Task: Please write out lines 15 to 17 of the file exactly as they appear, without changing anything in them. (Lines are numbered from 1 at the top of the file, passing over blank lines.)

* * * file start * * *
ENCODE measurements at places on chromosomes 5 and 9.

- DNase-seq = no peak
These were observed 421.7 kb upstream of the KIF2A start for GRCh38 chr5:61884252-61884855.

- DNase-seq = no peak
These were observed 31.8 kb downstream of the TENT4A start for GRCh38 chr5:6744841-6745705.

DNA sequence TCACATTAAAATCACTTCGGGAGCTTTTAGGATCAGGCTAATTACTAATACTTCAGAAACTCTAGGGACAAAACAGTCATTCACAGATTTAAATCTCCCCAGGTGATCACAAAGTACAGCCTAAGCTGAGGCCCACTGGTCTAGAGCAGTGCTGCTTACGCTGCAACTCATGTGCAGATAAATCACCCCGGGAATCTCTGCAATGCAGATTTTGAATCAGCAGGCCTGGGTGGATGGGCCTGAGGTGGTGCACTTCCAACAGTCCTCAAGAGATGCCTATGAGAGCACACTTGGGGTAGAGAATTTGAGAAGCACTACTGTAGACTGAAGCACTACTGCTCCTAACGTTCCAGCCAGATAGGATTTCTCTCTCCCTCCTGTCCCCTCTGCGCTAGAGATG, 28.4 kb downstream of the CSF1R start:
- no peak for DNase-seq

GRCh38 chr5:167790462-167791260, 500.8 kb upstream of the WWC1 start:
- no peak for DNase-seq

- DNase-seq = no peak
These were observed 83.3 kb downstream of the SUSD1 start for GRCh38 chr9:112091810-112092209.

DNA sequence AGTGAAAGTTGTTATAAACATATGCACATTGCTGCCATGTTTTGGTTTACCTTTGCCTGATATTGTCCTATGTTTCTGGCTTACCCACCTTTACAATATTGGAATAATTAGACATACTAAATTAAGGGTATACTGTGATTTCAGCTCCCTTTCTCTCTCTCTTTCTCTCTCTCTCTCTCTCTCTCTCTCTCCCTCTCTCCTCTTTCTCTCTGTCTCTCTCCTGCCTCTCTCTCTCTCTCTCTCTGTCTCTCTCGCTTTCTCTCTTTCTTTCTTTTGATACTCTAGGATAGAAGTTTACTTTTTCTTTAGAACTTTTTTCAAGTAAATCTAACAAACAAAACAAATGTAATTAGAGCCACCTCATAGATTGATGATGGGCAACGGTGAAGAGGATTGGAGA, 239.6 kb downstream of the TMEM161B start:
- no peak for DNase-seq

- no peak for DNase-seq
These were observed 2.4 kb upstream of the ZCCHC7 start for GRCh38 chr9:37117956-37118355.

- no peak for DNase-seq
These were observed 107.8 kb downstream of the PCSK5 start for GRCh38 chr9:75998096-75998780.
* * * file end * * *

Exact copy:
These were observed 2.4 kb upstream of the ZCCHC7 start for GRCh38 chr9:37117956-37118355.

- no peak for DNase-seq
These were observed 107.8 kb downstream of the PCSK5 start for GRCh38 chr9:75998096-75998780.